• LANSA Business users want new applications now. Market and regulatory pressures require faster application updates and delivery into production. Your IBM i developers may be approaching retirement, and you see no sure way to fill their positions with experienced developers. In addition, you may be caught between maintaining your existing applications and the uncertainty of moving to something new.

  • LANSAWhen it comes to creating your business applications, there are hundreds of coding platforms and programming languages to choose from. These options range from very complex traditional programming languages to Low-Code platforms where sometimes no traditional coding experience is needed. Download our whitepaper, The Power of Writing Code in a Low-Code Solution, and:

  • LANSASupply Chain is becoming increasingly complex and unpredictable. From raw materials for manufacturing to food supply chains, the journey from source to production to delivery to consumers is marred with inefficiencies, manual processes, shortages, recalls, counterfeits, and scandals. In this webinar, we discuss how:

  • The MC Resource Centers bring you the widest selection of white papers, trial software, and on-demand webcasts for you to choose from. >> Review the list of White Papers, Trial Software or On-Demand Webcast at the MC Press Resource Center. >> Add the items to yru Cart and complet he checkout process and submit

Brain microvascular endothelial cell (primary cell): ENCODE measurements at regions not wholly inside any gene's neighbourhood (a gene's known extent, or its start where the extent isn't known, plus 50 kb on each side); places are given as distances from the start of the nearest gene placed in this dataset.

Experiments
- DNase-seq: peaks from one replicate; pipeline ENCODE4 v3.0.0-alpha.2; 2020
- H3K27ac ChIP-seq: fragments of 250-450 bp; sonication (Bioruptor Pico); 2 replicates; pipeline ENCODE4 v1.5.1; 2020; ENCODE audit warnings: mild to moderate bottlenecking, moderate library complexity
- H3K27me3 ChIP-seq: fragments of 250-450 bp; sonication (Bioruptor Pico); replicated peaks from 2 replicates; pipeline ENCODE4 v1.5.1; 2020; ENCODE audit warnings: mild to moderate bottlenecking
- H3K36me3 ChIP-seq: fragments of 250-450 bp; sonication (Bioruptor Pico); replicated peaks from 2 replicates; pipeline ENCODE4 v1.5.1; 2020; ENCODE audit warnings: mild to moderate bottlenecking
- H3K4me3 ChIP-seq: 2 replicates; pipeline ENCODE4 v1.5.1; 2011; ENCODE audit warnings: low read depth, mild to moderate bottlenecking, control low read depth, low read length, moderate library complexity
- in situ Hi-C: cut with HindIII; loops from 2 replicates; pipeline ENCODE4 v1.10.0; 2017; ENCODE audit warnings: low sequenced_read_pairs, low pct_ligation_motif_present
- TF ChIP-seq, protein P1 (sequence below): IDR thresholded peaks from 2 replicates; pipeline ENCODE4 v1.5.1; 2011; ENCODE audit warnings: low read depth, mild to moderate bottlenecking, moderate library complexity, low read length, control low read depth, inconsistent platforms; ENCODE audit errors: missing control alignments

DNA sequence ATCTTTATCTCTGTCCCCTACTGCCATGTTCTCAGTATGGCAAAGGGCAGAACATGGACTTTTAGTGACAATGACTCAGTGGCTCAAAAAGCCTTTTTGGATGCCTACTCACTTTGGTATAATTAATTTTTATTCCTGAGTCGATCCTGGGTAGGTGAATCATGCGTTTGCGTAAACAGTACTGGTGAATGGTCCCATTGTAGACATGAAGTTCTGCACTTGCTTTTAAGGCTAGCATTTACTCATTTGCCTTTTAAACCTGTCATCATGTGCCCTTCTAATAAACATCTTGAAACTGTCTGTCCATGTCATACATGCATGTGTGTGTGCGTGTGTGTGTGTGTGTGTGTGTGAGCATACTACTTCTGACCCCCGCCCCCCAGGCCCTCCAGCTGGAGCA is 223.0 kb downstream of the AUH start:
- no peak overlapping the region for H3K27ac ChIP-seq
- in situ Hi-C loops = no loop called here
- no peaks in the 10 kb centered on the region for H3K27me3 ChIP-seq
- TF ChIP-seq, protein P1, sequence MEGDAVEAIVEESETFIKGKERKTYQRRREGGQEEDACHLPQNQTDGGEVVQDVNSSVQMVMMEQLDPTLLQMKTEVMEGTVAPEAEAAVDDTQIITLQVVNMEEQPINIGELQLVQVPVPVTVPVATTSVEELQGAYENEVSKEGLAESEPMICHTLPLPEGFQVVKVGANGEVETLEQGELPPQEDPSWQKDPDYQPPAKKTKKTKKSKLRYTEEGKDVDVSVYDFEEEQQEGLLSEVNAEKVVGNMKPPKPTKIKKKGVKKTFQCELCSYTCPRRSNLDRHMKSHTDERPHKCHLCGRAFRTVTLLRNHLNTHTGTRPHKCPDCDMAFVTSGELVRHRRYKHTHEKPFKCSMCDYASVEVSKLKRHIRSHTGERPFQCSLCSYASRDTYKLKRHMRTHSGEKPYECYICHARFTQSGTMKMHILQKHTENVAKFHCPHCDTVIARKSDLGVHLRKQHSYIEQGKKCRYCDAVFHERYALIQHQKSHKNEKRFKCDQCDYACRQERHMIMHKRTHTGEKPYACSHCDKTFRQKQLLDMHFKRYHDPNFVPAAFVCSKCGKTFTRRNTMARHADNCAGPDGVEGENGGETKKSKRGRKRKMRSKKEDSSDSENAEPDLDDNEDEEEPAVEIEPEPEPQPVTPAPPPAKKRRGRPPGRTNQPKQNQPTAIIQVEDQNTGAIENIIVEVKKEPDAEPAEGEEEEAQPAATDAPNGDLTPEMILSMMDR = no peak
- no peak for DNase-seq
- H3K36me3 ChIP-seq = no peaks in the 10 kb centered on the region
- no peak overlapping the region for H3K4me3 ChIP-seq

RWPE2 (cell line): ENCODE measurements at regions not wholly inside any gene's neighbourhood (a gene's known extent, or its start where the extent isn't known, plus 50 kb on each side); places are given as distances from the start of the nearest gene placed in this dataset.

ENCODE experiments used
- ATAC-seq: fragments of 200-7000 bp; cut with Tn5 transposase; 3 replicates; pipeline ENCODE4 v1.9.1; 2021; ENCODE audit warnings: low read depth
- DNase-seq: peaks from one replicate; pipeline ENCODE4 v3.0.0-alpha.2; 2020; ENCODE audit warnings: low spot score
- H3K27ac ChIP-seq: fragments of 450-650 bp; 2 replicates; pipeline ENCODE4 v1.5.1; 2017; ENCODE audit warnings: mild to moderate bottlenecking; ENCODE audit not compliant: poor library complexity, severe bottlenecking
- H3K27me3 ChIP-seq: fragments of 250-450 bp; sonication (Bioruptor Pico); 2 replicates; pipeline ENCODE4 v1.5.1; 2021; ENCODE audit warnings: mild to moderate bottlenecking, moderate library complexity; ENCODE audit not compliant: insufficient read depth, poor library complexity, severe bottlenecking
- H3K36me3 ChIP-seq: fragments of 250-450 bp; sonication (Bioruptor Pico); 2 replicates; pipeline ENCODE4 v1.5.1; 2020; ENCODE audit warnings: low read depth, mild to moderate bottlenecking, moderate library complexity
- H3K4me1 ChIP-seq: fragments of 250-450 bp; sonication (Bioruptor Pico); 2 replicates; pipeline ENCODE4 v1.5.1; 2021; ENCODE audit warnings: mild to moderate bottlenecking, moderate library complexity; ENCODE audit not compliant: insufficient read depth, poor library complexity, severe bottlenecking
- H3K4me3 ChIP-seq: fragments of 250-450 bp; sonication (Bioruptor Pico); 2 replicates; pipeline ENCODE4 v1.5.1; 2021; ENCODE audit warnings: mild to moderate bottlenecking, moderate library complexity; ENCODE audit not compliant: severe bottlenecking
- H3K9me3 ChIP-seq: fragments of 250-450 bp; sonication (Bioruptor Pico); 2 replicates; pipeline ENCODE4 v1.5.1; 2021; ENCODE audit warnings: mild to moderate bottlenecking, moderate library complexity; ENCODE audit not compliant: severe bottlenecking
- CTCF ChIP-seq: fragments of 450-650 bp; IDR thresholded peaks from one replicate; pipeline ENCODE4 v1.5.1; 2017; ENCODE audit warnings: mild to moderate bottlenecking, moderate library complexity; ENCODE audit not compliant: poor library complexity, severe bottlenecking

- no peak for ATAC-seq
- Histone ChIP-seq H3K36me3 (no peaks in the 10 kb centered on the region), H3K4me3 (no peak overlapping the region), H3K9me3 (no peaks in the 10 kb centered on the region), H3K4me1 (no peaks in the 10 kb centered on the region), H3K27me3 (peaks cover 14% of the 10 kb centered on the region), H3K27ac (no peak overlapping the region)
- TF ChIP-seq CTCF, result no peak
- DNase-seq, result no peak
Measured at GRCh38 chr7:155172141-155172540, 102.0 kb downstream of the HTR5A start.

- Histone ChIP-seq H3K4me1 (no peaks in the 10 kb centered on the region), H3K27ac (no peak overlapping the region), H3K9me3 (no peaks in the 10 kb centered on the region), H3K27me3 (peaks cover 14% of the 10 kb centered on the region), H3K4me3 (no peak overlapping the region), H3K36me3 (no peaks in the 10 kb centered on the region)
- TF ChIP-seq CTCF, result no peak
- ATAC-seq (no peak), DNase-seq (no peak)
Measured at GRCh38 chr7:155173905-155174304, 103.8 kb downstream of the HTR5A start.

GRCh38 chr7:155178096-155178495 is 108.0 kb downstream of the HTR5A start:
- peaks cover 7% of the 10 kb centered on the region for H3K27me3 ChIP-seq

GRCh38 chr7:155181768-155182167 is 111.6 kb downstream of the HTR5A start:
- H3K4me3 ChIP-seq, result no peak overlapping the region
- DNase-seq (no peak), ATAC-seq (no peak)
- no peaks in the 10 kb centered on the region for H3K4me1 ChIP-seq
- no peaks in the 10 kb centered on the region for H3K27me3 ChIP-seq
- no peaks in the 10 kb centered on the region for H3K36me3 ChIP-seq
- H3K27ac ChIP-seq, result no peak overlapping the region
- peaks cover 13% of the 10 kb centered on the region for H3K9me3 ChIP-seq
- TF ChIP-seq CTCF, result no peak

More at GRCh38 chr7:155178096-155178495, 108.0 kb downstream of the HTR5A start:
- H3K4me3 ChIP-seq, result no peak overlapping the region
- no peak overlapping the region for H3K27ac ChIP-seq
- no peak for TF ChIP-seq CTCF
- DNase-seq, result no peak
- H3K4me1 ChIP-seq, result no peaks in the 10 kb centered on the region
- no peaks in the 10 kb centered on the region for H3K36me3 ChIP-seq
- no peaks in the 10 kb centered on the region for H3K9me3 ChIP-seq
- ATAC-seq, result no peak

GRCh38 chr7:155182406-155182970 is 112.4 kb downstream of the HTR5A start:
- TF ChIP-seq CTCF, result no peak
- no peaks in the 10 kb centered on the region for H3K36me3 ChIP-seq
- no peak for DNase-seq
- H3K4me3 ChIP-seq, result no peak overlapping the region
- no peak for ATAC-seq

• Profound Logic Have you been wondering about Node.js? Our free Node.js Webinar Series takes you from total beginner to creating a fully-functional IBM i Node.js business application.

  • SB Profound WC 5536Join us for this hour-long webcast that will explore:

  • Fortra IT managers hoping to find new IBM i talent are discovering that the pool of experienced RPG programmers and operators or administrators with intimate knowledge of the operating system and the applications that run on it is small. This begs the question: How will you manage the platform that supports such a big part of your business? This guide offers strategies and software suggestions to help you plan IT staffing and resources and smooth the transition after your AS/400 talent retires. Read on to learn: